Recall that . Perhaps the shortest proof of applies (the sophisticated) Parseval’s identity of the Fourier series to . By contrast, the simple (but long) proof in this paper, which was recently popularized by the video below, uses basic ideas from Euclidean geometry.

The following argument interpolates between these two, resulting in a proof that is both simple and short.

Take even, put , and define by for and otherwise. Then the geometric sum formula gives

Next, we apply Parseval’s identity of the discrete Fourier transform, whose proof also follows from the geometric sum formula:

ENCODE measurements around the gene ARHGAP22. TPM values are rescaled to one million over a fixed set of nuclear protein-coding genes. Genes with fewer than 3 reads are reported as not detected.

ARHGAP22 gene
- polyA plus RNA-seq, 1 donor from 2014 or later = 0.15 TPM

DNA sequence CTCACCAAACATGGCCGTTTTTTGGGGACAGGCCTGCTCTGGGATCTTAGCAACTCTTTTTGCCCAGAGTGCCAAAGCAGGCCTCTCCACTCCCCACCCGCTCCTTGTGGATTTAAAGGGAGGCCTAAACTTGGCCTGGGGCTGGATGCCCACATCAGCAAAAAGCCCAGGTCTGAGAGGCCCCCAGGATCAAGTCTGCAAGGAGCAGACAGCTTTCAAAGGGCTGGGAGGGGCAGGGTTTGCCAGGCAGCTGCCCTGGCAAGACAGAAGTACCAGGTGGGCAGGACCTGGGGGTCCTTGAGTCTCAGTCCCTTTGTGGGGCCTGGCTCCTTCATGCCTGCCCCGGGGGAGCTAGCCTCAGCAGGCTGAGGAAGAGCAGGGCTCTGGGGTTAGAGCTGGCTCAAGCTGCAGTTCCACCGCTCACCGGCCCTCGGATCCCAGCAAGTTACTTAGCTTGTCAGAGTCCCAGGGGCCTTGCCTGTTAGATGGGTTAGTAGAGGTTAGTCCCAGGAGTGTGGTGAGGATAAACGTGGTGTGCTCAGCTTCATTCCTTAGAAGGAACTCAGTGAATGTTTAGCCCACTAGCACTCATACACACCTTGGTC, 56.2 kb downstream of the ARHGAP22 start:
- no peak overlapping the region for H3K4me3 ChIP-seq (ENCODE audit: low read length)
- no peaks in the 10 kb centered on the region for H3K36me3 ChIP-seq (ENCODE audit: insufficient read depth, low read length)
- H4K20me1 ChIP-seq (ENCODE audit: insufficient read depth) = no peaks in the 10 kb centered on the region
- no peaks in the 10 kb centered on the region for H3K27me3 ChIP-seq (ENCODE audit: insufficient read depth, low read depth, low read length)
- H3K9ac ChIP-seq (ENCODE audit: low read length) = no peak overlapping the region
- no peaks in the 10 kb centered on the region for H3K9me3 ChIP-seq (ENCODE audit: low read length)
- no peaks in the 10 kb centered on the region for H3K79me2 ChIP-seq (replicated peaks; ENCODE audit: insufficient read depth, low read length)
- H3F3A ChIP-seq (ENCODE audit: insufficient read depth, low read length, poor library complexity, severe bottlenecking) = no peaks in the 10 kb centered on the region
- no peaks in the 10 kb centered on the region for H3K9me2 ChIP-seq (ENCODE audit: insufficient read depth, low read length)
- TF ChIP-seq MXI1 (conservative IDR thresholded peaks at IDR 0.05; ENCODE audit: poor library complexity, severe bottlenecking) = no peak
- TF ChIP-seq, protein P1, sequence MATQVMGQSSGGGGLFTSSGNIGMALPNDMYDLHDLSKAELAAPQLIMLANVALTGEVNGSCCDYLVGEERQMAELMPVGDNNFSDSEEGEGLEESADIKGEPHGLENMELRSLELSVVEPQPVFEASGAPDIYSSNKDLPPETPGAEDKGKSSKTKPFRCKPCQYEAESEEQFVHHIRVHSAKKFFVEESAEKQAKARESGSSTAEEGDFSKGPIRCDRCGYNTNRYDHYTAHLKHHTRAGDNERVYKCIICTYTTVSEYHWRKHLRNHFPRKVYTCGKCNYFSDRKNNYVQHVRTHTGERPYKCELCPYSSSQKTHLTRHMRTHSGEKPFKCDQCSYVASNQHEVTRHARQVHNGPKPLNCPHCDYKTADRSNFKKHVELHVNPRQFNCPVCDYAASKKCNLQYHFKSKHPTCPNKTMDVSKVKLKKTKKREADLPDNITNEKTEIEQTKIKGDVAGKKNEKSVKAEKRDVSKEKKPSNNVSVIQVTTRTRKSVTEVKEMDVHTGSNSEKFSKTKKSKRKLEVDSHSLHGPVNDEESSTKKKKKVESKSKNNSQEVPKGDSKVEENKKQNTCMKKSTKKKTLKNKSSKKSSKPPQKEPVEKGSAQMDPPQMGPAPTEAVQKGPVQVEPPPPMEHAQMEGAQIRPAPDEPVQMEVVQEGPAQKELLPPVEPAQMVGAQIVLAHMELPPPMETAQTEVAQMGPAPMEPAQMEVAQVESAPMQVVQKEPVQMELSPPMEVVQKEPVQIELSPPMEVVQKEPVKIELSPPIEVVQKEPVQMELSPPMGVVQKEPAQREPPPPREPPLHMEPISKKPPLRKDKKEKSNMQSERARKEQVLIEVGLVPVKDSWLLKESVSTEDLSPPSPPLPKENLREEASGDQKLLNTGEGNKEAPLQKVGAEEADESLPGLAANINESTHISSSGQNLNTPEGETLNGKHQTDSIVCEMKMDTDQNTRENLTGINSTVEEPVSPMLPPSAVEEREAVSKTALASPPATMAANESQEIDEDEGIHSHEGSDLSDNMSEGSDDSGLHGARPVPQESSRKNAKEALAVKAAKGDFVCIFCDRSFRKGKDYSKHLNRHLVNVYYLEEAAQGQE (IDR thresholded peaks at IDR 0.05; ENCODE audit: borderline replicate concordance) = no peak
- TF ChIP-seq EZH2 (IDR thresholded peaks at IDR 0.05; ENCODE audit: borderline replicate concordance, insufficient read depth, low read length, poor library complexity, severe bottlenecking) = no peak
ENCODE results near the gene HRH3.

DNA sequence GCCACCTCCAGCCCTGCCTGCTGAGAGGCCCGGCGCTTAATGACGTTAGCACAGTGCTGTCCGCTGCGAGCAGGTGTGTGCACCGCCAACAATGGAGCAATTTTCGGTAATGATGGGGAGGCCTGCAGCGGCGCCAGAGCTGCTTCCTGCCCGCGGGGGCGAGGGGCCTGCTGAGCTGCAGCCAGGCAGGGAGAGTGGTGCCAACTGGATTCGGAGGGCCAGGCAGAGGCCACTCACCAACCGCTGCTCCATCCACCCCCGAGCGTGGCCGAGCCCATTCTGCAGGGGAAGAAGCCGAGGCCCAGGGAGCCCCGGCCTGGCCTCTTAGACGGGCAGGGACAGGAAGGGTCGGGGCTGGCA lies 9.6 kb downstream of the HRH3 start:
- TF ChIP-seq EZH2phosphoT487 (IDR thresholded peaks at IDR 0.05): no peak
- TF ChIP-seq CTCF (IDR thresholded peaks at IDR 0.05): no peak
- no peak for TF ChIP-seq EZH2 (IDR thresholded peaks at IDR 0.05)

(An alternative geometric proof of this identity appears in Wastlund’s paper for the case where is a power of 2.) For , we have , suggesting we select an increasing function so that

(In the last sum, we take odd modulo .) Provided this holds, then we see from the terms of that , from which it follows that .

To prove , we bound the truncation error for any :

where the last step applies the fact that and assumes . As such, we may take (say) to obtain the desired convergence.